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HeartDecide: Interactive Knowledge at Your Fingertips
By Annie Macios

Watch out, smartphone and tablet users. There’s a new app that could become the Angry Birds of the healthcare industry for patients, healthcare providers, and insurance companies alike.

Orca Health, a Sandy, Utah-based company, has partnered with Harvard Medical School to release the latest version of HeartDecide as well as a series of iBooks geared toward helping consumers use technology to improve their healthcare experience.

HeartDecide, a 3D app for iOS, has undergone a major update to help users better understand heart anatomy, conditions, best practices, and solutions using the interactive technology. It also directs users to top local specialists. The four interactive iBooks—Angina, Angioplasty, Cardiac Catheterization, and Atherosclerosis—complement HeartDecide.

Matt Berry, CEO of Orca Health, believes the updated HeartDecide app will be especially useful for patients looking to find information on medical anatomy, terminology, and possible treatments, and locate a qualified specialist within their network. 3D animations, interactive text, annotation, and note-taking features intuitively enhance the multisensory learning experience with a depth not possible through traditional publishing, he says.

“The medical IP, 3D models, iOS code to manipulate them, user interface, etc are all unique to Orca and Harvard Medical School. We have really strived to incorporate multisensory technology into each of our apps and iBooks because studies show that people comprehend and retain information better and faster when more than one sense is involved in the learning process,” Berry says.

In addition to HeartDecide, Orca Health’s HealthDecide series includes apps for a variety of healthcare disciplines: food, knee, dental, ENT (ear, nose, and throat), spine, eye, shoulder, hand, breast, face, and kids’ dental. The partnership between Orca Health and Harvard Medical School will enable content on each of these apps to be augmented as well.

Combining the highest-quality content with innovative mobile technology, the partnership collaborated to set the global standard for interactive health education. What is different than other patient education resources, such as WebMD, for example, is that health education apps by Orca Health are multisensory, enabling users to learn material in a variety of ways. Every Orca app helps users learn using sight, sound, touch, and real interactivity, with each app featuring interactive 3D animations that allow users to explore anatomy.

In addition, each app contains visual imagery of conditions, including photographs, X-rays, and animation. The use of augmented reality—defined as a view of a physical, real-world environment whose elements are enhanced by computer-generated sensory input such as sound, video, and graphics—provides a unique way to improve comprehension by enhancing the user’s own worldview with relevant visual and auditory information, according to Orca Health.

Audio explanations accompany verbal descriptions of common conditions and symptoms, and provide users with an understanding of what certain conditions sound like, where applicable. Features such as “touch where it hurts” let users locate pain in their foot or hand and find the condition that most likely corresponds in the animated version.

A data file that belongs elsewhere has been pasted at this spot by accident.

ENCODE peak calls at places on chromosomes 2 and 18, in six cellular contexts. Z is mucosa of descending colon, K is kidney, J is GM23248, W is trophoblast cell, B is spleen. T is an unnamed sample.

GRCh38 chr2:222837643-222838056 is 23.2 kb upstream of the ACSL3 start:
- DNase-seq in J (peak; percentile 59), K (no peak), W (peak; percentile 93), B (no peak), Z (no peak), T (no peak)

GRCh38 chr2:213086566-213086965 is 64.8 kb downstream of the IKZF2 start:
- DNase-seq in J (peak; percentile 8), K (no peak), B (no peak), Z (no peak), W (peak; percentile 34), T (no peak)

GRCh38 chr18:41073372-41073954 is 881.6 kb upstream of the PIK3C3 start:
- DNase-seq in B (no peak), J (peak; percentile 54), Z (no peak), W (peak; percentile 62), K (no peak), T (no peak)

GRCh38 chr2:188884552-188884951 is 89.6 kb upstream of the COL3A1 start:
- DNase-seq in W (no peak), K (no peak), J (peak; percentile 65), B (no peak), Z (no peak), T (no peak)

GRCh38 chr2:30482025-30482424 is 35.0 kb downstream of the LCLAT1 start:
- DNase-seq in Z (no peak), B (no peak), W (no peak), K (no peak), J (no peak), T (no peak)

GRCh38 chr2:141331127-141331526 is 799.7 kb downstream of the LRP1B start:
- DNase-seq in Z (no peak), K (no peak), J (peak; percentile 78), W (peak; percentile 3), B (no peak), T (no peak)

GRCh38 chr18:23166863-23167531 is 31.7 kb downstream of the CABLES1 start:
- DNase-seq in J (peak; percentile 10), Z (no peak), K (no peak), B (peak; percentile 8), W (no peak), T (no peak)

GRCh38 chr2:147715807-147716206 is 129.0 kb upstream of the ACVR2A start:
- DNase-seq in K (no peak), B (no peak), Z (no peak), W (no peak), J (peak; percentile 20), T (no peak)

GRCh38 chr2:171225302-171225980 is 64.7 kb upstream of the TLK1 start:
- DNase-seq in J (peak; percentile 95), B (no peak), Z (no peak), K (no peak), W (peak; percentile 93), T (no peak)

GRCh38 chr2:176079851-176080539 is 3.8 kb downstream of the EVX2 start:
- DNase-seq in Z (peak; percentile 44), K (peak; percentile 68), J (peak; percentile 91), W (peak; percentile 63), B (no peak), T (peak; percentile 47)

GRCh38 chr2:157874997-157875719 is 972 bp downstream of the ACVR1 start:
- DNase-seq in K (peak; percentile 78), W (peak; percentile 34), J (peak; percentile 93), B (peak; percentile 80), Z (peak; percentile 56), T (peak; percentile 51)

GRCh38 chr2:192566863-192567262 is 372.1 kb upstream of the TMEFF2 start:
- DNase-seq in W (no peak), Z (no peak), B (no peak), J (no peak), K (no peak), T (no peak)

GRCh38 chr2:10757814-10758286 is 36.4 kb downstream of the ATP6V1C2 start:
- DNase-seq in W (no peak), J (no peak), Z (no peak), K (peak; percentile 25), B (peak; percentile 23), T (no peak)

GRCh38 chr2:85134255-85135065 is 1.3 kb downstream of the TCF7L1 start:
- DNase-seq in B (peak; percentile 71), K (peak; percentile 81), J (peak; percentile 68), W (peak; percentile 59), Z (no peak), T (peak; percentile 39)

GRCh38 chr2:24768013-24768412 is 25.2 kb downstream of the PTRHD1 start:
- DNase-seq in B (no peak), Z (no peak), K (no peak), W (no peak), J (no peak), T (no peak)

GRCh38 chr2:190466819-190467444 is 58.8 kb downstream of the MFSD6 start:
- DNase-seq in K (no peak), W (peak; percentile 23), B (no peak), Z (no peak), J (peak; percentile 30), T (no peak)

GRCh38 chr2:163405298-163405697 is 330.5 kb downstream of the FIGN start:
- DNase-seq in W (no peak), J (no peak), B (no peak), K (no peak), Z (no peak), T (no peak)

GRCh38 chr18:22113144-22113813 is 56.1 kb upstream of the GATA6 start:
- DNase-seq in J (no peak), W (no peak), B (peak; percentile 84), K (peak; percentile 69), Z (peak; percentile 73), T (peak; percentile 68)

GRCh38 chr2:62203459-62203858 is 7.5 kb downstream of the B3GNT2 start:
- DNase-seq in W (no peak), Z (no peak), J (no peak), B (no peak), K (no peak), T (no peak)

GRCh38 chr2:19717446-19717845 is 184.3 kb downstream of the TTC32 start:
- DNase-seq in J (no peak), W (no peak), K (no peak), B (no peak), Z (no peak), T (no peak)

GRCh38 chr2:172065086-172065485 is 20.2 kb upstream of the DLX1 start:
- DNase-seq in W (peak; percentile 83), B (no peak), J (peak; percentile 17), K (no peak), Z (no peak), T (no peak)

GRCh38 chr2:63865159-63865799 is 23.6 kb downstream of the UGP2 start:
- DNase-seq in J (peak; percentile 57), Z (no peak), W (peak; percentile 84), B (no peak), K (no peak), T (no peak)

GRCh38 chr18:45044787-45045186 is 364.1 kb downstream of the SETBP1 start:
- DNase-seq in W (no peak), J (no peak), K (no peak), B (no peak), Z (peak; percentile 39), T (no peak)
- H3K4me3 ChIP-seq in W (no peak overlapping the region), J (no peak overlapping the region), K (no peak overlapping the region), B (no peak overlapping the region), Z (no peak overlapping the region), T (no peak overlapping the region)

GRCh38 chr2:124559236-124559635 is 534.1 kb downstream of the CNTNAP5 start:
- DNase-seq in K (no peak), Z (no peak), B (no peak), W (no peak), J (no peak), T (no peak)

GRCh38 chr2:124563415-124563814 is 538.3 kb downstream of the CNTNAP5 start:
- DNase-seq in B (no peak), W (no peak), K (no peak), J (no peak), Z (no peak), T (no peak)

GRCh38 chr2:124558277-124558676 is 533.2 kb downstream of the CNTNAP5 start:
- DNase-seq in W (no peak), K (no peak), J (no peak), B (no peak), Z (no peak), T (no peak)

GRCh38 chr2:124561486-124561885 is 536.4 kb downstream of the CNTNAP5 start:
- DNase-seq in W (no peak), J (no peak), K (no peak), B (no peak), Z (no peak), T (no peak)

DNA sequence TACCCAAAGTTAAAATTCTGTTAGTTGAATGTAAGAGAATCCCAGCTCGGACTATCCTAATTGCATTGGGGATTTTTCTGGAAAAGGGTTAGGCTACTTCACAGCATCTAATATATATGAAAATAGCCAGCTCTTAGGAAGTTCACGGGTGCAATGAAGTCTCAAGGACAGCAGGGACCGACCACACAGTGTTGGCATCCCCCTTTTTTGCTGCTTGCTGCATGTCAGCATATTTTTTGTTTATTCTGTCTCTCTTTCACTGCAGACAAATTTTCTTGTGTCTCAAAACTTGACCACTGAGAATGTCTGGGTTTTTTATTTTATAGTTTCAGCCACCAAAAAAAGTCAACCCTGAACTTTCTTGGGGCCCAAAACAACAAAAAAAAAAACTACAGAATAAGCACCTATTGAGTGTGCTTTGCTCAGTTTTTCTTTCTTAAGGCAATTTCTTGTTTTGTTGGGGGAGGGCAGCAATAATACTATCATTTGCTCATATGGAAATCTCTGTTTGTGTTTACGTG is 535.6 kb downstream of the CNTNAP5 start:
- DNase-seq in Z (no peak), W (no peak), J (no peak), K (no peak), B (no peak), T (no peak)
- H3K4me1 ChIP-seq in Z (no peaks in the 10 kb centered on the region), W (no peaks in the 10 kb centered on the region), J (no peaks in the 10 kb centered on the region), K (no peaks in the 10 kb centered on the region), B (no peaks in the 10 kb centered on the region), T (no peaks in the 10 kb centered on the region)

Features of each interactive app, available for free download, include the following:

• information to understand symptoms and to stay healthy and get well sooner;

• common conditions in each specialty, with multisensory features and interactive 3D animations;

• increased health knowledge with video, augmented reality, medical imagery, and audio explanations of common conditions;

• capability to discover whether a doctor accepts a particular insurance prior to scheduling an appointment;

• directories to find the best physicians and specialists nearby; and

• national hospital rankings and physician referral data to find the best doctors.

Each of these features ultimately provides patients with improved confidence to make better decisions about their health, while physicians can benefit from more productive clinic visits, fewer returns, and improved health outcomes, saving time and money.

Berry believes that smartphone and tablet technology is the wave of the future for how physicians can incorporate patient education into their treatment plans.

“Estimates put the cost of low-health literacy—people with average or below average ability to comprehend basic medical information—between $106 billion and $238 billion annually. Clearly, traditional patient education materials are not getting the information across adequately,” says Berry, who believes that with universally accessible mobile technology, including tablets and smartphones, healthcare providers are no longer limited to material that is 2D, static, and boring.

The ability for doctors to use visual imagery in mobile apps to explain conditions while allowing the patient to also look at that information on their own, educate themselves, and have better informed questions to ask their physician can eliminate some of the questions that traditionally waste physicians’ time.

“Asking the right types of questions during a short doctor visit can help reduce the inefficiencies, and this technology can then help patients retain the information given by the doctor. These tools improve the patient experience and the relationship they have with their healthcare provider, ultimately easing some of the burden on an already overwhelmed and highly saturated healthcare system,” Berry says.

Annie Macios is a freelance writer based in Calgary, Alberta, Canada.